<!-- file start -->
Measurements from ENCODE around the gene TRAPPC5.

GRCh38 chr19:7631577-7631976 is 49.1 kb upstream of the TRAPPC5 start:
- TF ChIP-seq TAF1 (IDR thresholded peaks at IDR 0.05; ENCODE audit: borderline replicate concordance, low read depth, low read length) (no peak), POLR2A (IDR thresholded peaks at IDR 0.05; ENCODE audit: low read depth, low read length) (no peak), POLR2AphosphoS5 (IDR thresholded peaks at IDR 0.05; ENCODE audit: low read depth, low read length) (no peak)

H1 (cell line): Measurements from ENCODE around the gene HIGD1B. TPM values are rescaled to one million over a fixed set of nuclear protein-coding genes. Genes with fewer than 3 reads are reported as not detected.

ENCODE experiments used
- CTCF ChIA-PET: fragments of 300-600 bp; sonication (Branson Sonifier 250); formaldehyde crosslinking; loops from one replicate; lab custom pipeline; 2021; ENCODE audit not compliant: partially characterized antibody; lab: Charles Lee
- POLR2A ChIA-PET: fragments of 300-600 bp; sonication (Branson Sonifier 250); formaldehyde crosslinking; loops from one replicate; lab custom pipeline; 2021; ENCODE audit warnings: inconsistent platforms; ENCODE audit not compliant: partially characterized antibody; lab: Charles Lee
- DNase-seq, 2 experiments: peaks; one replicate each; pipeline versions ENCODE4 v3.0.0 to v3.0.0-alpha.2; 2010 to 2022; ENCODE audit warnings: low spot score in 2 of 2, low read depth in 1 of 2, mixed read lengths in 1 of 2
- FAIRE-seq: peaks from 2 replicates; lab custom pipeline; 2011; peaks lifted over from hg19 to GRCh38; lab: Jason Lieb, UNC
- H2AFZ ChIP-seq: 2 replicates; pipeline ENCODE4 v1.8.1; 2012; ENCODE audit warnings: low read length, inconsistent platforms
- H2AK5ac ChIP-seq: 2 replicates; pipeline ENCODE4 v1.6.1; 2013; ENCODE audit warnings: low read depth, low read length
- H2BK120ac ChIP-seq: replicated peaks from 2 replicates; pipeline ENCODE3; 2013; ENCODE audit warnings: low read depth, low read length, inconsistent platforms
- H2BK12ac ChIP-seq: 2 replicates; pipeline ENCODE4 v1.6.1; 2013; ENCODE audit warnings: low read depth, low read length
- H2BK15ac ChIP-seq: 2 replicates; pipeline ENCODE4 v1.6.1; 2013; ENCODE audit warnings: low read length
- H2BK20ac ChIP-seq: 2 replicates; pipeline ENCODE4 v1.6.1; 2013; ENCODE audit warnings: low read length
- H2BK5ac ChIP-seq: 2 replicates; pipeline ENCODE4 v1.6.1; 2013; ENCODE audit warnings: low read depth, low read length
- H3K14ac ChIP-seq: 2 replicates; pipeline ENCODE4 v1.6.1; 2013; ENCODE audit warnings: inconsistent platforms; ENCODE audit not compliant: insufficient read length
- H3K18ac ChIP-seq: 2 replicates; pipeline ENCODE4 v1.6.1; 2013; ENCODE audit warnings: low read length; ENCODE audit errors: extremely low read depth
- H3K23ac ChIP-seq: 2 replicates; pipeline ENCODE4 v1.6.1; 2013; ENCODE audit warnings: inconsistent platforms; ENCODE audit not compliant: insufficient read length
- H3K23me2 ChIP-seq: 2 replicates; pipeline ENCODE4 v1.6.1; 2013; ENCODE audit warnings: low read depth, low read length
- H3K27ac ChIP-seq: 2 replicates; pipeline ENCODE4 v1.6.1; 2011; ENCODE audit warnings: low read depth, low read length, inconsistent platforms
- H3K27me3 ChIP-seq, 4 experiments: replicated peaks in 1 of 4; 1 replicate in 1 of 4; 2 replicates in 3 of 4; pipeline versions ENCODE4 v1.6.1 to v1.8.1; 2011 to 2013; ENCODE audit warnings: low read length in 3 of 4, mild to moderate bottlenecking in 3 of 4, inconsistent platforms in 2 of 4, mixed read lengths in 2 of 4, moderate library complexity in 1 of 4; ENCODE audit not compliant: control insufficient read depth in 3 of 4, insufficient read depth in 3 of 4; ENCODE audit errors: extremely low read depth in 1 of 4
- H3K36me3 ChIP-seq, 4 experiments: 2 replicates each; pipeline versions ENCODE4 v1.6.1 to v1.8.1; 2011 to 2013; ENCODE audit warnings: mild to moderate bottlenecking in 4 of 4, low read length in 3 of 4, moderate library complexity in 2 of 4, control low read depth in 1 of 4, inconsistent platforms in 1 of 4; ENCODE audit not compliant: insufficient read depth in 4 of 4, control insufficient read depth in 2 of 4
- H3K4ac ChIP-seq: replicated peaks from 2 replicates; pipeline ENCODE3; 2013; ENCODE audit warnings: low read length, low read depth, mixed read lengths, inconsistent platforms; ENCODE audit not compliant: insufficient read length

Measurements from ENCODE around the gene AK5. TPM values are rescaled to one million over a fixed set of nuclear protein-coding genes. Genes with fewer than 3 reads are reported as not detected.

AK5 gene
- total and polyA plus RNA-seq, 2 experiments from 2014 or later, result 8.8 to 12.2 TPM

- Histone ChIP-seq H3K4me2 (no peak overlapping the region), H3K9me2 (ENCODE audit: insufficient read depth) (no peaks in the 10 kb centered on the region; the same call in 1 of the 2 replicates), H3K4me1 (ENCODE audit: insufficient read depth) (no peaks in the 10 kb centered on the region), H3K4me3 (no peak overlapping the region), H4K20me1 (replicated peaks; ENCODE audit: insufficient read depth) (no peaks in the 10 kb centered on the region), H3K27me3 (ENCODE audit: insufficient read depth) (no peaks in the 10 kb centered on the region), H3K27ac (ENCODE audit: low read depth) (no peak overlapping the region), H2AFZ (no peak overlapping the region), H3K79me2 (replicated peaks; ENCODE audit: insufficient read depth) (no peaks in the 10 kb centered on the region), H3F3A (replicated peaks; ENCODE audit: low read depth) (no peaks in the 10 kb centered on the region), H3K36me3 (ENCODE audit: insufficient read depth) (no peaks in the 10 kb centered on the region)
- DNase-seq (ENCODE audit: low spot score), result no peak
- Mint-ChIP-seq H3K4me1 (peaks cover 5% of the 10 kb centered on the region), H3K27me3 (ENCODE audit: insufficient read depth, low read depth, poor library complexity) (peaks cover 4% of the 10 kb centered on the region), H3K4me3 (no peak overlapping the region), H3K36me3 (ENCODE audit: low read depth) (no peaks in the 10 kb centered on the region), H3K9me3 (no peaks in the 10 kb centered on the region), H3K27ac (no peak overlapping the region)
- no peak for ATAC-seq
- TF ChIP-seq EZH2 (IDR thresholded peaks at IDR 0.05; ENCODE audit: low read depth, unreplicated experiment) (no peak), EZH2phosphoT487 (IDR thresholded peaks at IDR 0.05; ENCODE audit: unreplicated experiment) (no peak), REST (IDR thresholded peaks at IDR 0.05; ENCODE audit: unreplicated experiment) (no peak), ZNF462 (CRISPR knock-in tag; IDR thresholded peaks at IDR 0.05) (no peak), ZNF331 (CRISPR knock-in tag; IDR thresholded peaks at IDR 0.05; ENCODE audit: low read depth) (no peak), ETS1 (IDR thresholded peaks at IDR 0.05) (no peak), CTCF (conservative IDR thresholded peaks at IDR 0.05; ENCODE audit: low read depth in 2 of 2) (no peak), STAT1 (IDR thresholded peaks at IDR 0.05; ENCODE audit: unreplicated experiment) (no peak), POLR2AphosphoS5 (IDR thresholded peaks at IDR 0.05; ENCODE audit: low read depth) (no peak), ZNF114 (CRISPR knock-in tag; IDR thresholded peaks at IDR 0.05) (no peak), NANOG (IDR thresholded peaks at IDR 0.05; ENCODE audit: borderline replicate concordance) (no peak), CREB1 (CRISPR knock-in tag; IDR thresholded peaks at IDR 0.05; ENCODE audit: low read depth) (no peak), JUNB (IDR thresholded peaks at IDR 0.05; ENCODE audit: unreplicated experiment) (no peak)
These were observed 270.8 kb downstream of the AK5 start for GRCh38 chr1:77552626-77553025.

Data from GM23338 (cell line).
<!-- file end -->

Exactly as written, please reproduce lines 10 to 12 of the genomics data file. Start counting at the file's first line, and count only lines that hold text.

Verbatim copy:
- H2AFZ ChIP-seq: 2 replicates; pipeline ENCODE4 v1.8.1; 2012; ENCODE audit warnings: low read length, inconsistent platforms
- H2AK5ac ChIP-seq: 2 replicates; pipeline ENCODE4 v1.6.1; 2013; ENCODE audit warnings: low read depth, low read length
- H2BK120ac ChIP-seq: replicated peaks from 2 replicates; pipeline ENCODE3; 2013; ENCODE audit warnings: low read depth, low read length, inconsistent platforms